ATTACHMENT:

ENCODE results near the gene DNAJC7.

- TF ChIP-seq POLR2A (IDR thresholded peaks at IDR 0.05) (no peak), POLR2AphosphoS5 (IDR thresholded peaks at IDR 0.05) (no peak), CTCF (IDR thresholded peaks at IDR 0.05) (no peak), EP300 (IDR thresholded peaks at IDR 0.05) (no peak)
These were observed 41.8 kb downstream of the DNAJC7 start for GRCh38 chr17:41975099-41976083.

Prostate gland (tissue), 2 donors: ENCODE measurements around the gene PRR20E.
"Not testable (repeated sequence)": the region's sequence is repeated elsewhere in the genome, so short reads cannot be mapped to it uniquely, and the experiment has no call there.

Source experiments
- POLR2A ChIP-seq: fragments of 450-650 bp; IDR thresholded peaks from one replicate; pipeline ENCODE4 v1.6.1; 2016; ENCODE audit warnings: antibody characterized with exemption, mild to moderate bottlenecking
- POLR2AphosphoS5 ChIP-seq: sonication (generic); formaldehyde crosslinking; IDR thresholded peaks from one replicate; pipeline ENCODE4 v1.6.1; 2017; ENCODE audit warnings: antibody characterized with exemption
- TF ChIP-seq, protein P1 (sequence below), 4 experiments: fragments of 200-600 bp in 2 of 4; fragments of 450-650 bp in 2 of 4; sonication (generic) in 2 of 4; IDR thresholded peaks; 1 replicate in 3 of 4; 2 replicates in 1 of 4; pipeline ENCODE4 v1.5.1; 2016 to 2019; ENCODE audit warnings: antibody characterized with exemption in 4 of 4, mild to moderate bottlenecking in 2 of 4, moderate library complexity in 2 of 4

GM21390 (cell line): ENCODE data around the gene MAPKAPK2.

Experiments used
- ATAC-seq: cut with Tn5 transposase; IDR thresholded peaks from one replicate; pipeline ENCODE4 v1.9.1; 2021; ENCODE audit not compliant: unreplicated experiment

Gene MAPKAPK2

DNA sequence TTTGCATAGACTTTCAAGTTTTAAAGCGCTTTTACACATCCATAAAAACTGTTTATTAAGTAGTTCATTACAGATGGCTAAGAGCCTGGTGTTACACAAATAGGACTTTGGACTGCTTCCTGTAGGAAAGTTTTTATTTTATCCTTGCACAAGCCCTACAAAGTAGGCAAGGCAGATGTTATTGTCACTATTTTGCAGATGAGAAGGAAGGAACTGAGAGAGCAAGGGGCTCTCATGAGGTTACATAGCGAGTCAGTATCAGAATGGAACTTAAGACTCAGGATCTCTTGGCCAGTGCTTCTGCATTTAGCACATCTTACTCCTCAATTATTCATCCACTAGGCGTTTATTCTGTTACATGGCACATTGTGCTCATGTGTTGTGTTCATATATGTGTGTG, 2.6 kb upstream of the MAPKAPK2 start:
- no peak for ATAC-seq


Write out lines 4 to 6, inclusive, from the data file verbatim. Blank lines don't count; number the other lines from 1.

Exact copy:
Prostate gland (tissue), 2 donors: ENCODE measurements around the gene PRR20E.
"Not testable (repeated sequence)": the region's sequence is repeated elsewhere in the genome, so short reads cannot be mapped to it uniquely, and the experiment has no call there.

Source experiments